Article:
Drug makers want fentanyl patch case dismissed

By Kelly Holleran | Apr 24, 2009

BLUEFIELD – A drug manufacturer is alleging a case in which a deceased woman's husband claims she died due to a defective fentanyl patch should remain in federal court if it is not dismissed.

ALZA Corporation and Sandoz, makers of the allegedly defective fentanyl patch, say a complaint Jackie Deskins filed in McDowell Circuit Court should be removed to federal court, even though federal court previously dismissed the same case.

"The action implicates the growing concern of federal courts over plaintiffs' attempts to defeat diversity jurisdiction by fraudulently joining non-diverse pharmacy defendants in actions where the real targets -– the diverse pharmaceutical/manufacturer defendants –- are entitled to a federal forum," the suit states.

Jackie Deskins, who filed suit against a West Virginia pharmacy in addition to the drug manufacturers, contends the case belongs in circuit court because the federal court determined on Jan. 5 it did not have subject matter jurisdiction over the case based on lack of diversity of citizenship.

According to court records, Jackie Deskins originally filed suit against Citizens Drug Store of Welch on Oct. 8 in McDowell Circuit Court. He later amended the complaint on Jan. 28 to include ALZA and Sandoz as defendants.

In his complaint, Jackie Deskins says his wife, Sherrie Deskins, died after she applied a 75 mcg Sandoz patch to her skin. Sherrie Deskins' doctor, David Carr, prescribed her the medication, which she filled in May 2006. Sherrie Deskins was found dead on May 25, 2006, according to the complaint.

The patch Sherrie Deskins used was designed by ALZA and consisted of a reservoir design that utilized multiple layers. In such a design, a layer of a gel that includes the drug fentanyl is sandwiched in between two of the patch's other layers.

"Fentanyl is an extremely dangerous drug that is at least 80 times stronger than morphine," the suit states. "Fentanyl is classified as a Schedule II controlled substance by the FDA and is generally used to relieve pain."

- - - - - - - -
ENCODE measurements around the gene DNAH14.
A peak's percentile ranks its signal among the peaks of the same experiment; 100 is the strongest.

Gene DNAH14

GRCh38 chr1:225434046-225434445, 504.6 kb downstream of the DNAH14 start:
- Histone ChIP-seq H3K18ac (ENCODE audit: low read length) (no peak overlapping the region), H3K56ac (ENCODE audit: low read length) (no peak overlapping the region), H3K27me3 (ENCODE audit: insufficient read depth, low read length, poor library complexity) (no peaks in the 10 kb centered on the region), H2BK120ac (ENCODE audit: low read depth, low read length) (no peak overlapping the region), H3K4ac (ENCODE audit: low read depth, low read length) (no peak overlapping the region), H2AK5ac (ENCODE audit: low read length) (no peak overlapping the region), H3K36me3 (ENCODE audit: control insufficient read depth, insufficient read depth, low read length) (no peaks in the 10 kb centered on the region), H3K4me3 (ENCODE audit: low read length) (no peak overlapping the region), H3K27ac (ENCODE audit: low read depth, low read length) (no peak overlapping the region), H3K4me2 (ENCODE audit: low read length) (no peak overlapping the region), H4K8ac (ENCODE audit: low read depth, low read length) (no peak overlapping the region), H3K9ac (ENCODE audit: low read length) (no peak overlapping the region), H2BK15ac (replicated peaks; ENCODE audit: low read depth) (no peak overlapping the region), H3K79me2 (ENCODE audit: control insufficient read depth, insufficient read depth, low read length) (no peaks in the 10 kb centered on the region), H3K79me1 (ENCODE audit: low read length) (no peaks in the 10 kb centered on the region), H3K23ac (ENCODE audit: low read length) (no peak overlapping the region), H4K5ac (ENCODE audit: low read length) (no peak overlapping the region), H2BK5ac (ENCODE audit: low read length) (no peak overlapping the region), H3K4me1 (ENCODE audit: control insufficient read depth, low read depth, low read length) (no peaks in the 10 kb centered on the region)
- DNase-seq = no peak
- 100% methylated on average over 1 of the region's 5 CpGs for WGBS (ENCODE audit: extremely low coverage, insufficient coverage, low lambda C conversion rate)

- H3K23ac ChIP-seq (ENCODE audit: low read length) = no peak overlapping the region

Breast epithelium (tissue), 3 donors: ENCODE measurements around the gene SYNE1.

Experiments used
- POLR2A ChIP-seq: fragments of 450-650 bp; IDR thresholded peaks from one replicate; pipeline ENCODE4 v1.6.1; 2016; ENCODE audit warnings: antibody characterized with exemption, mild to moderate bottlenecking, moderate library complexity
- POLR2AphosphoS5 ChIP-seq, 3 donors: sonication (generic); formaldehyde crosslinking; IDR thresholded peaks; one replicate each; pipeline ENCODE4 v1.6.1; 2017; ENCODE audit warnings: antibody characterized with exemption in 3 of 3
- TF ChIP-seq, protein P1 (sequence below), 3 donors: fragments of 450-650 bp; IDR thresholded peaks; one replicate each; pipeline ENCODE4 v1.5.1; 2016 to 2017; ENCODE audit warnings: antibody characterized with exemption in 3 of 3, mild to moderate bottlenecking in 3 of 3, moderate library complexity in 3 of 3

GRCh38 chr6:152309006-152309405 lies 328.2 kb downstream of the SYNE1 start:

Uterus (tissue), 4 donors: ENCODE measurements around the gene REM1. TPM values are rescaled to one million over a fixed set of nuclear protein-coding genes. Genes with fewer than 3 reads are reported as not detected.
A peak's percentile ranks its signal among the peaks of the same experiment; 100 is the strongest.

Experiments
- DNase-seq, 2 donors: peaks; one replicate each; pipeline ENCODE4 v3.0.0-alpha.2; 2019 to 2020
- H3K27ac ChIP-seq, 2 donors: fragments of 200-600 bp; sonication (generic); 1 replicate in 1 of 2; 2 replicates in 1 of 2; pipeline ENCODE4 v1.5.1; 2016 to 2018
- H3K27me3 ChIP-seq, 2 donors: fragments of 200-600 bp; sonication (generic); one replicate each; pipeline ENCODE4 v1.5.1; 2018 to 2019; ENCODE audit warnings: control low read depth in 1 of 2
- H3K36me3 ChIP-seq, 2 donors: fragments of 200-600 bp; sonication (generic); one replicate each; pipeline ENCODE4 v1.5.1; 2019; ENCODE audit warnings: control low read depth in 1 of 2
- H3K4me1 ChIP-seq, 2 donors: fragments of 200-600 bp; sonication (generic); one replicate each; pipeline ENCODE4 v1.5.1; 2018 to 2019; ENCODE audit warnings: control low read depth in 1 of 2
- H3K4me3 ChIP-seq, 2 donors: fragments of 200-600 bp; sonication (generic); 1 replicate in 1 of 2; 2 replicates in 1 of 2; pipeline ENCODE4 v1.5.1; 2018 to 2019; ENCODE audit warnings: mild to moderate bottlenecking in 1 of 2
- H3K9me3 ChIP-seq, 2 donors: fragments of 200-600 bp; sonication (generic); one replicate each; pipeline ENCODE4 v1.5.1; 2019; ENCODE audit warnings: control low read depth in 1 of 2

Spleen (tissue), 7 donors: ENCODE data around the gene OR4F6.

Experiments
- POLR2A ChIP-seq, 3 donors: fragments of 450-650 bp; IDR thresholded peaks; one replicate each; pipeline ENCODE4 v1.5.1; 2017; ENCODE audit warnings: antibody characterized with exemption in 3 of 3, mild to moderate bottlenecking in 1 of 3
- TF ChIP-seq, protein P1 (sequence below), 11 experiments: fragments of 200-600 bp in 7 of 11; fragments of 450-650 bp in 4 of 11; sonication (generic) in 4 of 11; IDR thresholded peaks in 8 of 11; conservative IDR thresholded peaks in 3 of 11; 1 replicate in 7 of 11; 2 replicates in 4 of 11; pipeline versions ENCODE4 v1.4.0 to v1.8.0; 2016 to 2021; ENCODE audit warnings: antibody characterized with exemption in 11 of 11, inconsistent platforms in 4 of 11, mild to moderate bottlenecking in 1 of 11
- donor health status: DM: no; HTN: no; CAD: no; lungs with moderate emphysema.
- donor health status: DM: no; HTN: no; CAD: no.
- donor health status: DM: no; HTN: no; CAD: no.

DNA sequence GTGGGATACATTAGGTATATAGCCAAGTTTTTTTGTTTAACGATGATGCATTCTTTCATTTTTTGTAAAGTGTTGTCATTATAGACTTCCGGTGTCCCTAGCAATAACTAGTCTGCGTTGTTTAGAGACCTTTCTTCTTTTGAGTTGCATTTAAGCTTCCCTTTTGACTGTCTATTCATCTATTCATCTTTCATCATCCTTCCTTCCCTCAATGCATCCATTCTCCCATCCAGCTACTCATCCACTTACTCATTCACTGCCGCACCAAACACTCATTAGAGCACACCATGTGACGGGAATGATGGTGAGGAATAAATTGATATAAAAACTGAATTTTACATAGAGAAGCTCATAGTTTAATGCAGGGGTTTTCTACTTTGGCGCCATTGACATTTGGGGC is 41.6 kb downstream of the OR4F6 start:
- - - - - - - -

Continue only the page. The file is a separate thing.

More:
When placed on the body, the patch delivers fentanyl through a patient's skin. The fentanyl is supposed to be released into the patient at a certain rate and produce a certain level of fentanyl in the blood, according to records.

However, the patch that Sherrie Deskins was using leaked extra amounts of fentanyl into her skin, Jackie Deskins claims.

In fact, ALZA recalled numerous lots of patches in 2004 and twice in 2008 because of leaking defects, Jackie Deskins claims.

"Prior to and at the time of the manufacture of the Deskins Patch, the Patch Defendants knew or should have known that they were producing defective patches that were killing patients and/or injuring patients," the suit states. "Despite the foregoing, the Patch Defendants, with reckless and/or intentional disregard for the safety of patients, continued and continue to this day to manufacture fentanyl patches which kill patients because of the massive revenue being generated by their sale."

Instead of manufacturing a patch using the reservoir design, Alza should have utilized a matrix design, which is safer and cannot leak fentanyl, Jackie Deskins contends.

Although ALZA admits it did recall patches twice in 2008, it denies it recalled them because of leaking defects.

Jackie Deskins included Citizens Drugs as a defendant because it failed to provide adequate warnings about the patch.

Because Jackie Deskins is seeking a judgment of more than $75,000 and because diversity of citizenship exists between him and Alza and Sandoz, the two companies have removed the case back to federal court.

Even though Citizens and Jackie Deskins are both residents of West Virginia, Citizens' residency should not be considered, ALZA and Sandoz contend.

"Any claim against Citizens is time-barred and Citizens has been fraudulently and improperly joined in order to defeat diversity jurisdiction," their motion to remove states.

Because Jackie Deskins did not file suit against Citizens within two years, which the West Virginia Wrongful Death Statute requires, he should not be able to include it as a defendant, ALZA and Sandoz say.

Jackie Deskins is seeking unspecified punitive, exemplary and actual damages, plus pre- and post-judgment interest, costs and other relief to which he may be entitled.

Sandoz is asking the court to dismiss the complaint with prejudice and to grant it other relief it deems just.

Sandoz says Sherrie Deskins' death could have been caused by her own conduct or by another event.

"The injuries and damages allegedly suffered in this action, which are denied, were due to an allergic, idiosyncratic, or idiopathic reaction to the product at issue in this case, or by an unforeseeable illness, unavoidable accident, or preexisting condition, without any negligence or culpable conduct by Sandoz," the suit states.

In addition, Sandoz complied with all state and federal statutes, so Jackie Deskins' claims against the company are barred, the company's answer states.

Kathryn R. Bayless of The Bayless Law Firm in Princeton will be representing Jackie Deskins.

David B. Thomas, Debra C. Price and Zackary B. Mazey of Allen, Guthrie and Thomas in Charleston will be representing ALZA and Sandoz.

U.S. Federal Court case number: 1:09-0248

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